Trachyceras cf. hekubae MOJS. from Triassic/Carnian/Austriacum Zone, Hallstatt limestone of Austria. Diameter is about 9cm. Below is a fragment of Neoprotrachyceras thous (DITTMAR). This ammonoid and the orange colour of the rock indicates the austriacum zone.
  14. Sirenites sp.

    From the album alpine triassic Ammonoids

    Sirenites sp. from the Triassic/Carnian, upper aonoides zone. Hallstatt limestone of Austria. Size is about 6cm. Good to see on this specimen is the characteristic feature of Sirenites s. s. that each single rib ends in two venter nodes.
  15. Coelacanth Skull from North Bergen, NJ.

    From the album Triassic

    Diplurus newarki (coelacanth skull) Upper Triassic Lockatong Formation Newark Supergroup Granton Quarry North Bergen, N.J. A gift from Fossildude19, collected 11/27/17
  16. Not a clue but interesting form. My first thought was a weather form ammonite fragment? Found near the Palo Duro Canyon in TX. The area in question includes the following formations. Tecovas Formation: Triassic Trujillo Formation: Triassic Ogallala Formation: Late Miocene to early Pliocene Any help or direction would be appreciated.
  17. I have one more small Triassic Diplurus coelacanth fish collected many years ago in North Bergen, New Jersey. The fish's head is slightly lifting off the shale matrix along its top and bottom, but remains well attached at the front and back of the head -- see the photos. The lift gap along top and bottom is at most 0.5 to 0.67 mm. Pressing on the head results in a micro-movement down. With careful handling, I don't believe that the head is in any danger of fully detaching. I have little background in prep work, so I would like to ask opinions on: Should anything be done to cement the head down? And a related question: what cementing technique can be used given that the gap is under one mm. I appreciate any thoughts on this.
  18. Traumatocrinus caudex Dittmar, 1866

    From the album Invertebrates

    Traumatocrinus caudex Dittmar, 1866 Late Triassic Early Carnian Guanling Formation (Xiaowa Formation) Guanling Guizhou PRC
  19. Saurichthys curionii Bellotti, 1857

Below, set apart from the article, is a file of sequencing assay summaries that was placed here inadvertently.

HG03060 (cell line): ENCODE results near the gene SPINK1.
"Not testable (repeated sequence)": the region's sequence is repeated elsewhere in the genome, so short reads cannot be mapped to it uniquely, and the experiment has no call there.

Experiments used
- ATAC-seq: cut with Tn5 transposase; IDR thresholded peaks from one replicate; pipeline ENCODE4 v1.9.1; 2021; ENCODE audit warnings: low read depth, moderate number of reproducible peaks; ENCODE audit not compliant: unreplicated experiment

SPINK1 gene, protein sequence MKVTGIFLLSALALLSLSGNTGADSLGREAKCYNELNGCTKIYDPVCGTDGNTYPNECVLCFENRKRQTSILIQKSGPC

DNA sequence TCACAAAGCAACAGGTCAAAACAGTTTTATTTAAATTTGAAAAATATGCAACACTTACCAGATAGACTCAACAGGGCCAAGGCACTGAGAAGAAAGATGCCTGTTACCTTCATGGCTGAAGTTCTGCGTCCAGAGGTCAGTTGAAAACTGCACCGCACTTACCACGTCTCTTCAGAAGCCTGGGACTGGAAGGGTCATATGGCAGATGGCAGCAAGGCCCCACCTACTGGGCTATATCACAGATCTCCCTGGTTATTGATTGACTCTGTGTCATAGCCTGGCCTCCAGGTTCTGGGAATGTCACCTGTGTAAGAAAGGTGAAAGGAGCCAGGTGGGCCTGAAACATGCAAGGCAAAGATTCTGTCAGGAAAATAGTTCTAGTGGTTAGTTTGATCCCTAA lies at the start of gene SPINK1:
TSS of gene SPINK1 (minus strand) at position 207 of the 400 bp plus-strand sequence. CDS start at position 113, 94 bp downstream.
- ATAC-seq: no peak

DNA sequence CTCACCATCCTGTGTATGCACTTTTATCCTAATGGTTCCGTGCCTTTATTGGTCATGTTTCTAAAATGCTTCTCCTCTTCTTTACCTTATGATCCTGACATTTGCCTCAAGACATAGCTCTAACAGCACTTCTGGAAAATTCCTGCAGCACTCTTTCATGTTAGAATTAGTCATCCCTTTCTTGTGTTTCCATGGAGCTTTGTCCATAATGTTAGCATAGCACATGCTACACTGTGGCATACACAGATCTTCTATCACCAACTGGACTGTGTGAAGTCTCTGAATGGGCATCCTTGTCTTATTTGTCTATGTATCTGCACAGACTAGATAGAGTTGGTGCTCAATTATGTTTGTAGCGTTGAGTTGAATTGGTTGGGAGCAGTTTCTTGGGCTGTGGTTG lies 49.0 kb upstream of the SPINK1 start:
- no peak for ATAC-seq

Monte San Giorgio is now an UNESCO WHL site. Lit.: Beardmore, S.R. & Furrer, H. Swiss J Geosci (2016) 109: 1. https://doi.org/10.1007/s00015-015-0194-z
  20. Keichousaurus hui Young, 1958

    From the album Vertebrates

    Keichousaurus hui Young, 1958 Middle Triassic Zhuganpo Formation Xingyi Guizhou PRC Length 4cm
  21. From the album Vertebrates

    Sinosaurichthys longimedialis Wu et al., 2011 Middle Triassic Anisian Daaozi, Luoxiong Luoping yunnan PRC
  22. Welcome to another microscopic look into the wonderful world of coprolites. Here we have a squished (flattened) spiral coprolite from the prehistoric floodplains that now form the Bull Canyon Formation in the badlands of Quay County, New Mexico. Today's mystery was most likely not ingested. Many times the posterior (non-pinched end) of spiral coprolites can be hollow. I may be wrong, but I think this branchy thing (for lack of a better term) slipped in after it was expelled. To me this looks like part of a branch from a delicate coral - but the poop was in fresh water. Any ideas?
  23. Hypocladiscites subtornatus.jpg

    From the album alpine triassic Ammonoids

    Hypocladiscites subtornatus (MOJS), 10cm diameter, together with Mojsvarites agenor(left side), Joannites sp. and orthocone Atractites sp. Triassic/lower Carnian aonoides zone. Hallstatt limestone of Austria.
  24. Trachysagenites eximius.jpg

    From the album alpine triassic Ammonoids

    Small slab with Trachysagenites cf. eximius MOJS.(Ammonoid with nodes, 2.5cm diameter) Associated with Arcestes sp., Megaphyllites sp., Paratropites sp., "Sandlingites" pilari and Isculites sp. Probably lower Tuvalian Dilleri Zone.
  25. Tuvalian.jpg

    From the album alpine triassic Ammonoids

    This part of a Triassic/Tuvalian ammonoid lense show probably the lower ammonoid zone(Dilleri Zone) of the Upper Carnian/Tuvalian stage. The upper half of the picture show a few Trachysagenites erninceus(ammonoids with stroger nodes) and a Tropites sp. core upon left. The lower part show Spirogmoceras sp., Traskites sp. and Paratropites cf. multecostatus with Isculites heimi(flat variant)